By Chuck Strouse
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By Ciara LaVelle, Kat Bein, Carolina Del Busto, and Liz Tracy
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Garrett believes Lolita remembers her life in the wild. He insists she hasn't lost her hunting skills or knowledge of the distinct calls that orcas use to communicate, that she has vivid memories of her home and even her mother.
Garrett describes Lolita in almost human terms; memories of her time in the wild give her hope and keep her alive, he says. "I can't help but wonder how Lolita survives the cramped, featureless space and solitary confinement," he continues. "Maybe it's the way she was raised by her mother, or maybe, like the mysterious human spirit in times of extreme adversity, she has deep resources of faith. Maybe Lolita remembers her family and dreams of going home some day."
But Arthur Hertz, Lolita's keeper, isn't budging. Ken Balcomb admits he probably never will: "I've told Howie I don't want to be pessimistic, but in my view Arthur is never going to talk about letting go of the whale." Howard's response: "I know Hertz wouldn't do it out of the goodness of his heart, but I don't think he'll have any other choice."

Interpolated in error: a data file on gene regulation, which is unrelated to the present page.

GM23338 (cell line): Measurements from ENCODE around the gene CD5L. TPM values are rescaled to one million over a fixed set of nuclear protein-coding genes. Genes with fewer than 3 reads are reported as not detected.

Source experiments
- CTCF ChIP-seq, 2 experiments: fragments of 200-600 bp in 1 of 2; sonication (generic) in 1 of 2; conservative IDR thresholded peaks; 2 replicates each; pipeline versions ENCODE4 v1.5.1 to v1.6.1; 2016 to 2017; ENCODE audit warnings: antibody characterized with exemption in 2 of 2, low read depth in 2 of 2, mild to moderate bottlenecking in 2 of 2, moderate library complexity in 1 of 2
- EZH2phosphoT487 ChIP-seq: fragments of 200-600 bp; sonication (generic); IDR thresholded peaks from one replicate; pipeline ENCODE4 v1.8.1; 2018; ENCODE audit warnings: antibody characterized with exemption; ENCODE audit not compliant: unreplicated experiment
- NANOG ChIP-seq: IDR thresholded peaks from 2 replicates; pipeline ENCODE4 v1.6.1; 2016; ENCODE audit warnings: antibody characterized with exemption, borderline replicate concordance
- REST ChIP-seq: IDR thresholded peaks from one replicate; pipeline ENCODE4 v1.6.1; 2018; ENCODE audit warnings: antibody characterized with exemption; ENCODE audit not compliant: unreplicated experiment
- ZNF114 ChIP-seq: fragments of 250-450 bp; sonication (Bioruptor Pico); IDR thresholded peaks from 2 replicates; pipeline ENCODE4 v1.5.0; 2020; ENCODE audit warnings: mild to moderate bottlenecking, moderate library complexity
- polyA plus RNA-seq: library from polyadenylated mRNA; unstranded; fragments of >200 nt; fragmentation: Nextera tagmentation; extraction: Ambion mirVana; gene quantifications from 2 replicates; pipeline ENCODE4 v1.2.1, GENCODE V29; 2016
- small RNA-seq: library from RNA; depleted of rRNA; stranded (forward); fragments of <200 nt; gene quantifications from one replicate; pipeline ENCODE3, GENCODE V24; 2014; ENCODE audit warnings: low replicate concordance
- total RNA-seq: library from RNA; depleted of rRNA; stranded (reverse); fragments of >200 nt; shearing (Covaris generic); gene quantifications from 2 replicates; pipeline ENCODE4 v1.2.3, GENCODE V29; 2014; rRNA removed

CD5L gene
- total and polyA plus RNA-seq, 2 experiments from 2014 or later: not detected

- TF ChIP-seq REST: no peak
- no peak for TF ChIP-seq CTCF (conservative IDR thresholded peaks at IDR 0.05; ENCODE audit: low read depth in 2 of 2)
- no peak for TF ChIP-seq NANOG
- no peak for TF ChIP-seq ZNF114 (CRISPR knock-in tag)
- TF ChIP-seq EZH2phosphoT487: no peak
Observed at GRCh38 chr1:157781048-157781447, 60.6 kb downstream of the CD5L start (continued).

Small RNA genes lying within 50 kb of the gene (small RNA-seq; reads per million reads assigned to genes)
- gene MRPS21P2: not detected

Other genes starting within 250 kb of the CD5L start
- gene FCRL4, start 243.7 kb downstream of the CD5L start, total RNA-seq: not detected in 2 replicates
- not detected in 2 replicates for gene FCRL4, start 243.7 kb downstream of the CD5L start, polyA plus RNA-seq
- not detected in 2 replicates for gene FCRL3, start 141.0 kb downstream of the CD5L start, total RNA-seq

In a desperate attempt to gain supporters, Garrett recently joined singer Jimmy Buffett's fan club, the Barefoot Children of Fort Lauderdale. He distributes information at the monthly meetings and talks to whomever will listen. Elton John's personal assistant sent a letter this past May saying the entertainer would add his name to the cause. "Until we get someone like Madonna into it, I'm just not quite sure how to get people's attention anymore," he says in a fit of frustrated laughter.
Walking the streets of Hollywood's Young Circle on a recent day with a beige cloth bag over his shoulder, Garrett hands out flyers to shopkeepers and asks if he can tape up "Free Lolita" posters. Most act interested in Garrett's orca freedom spiel. Some ignore it.
Candy Benvenuto, owner of New Wave Hair Design, is busy cutting hair when Garrett approaches. "Hi, I just came to see if I can leave you these postcards, and ...," Garrett stops short. He holds up a postcard in one hand and a poster in the other. The beautician hasn't even glanced at him. He solemnly turns around and walks out. Says Benvenuto of the encounter: "I was busy. I don't pay attention to solicitors when I'm working."
Yet Garrett has supporters. This past Mother's Day, about 100 protesters gathered in front of Seaquarium and waved picket signs that read "Don't work Lolita to death." Drivers beeped their horns in support as Garrett walked through the crowd with a megaphone chanting: "Hey-hey. Ho-ho. Let Lolita come home." Sandy Taylor, a realtor from Arlington, Virginia, attended the rally during a South Florida visit. Next year she plans on retiring in Florida to be closer to Garrett's cause. "We're not saying throw [Lolita] out in the wild. We're saying let her go when she wants to go," Taylor explains.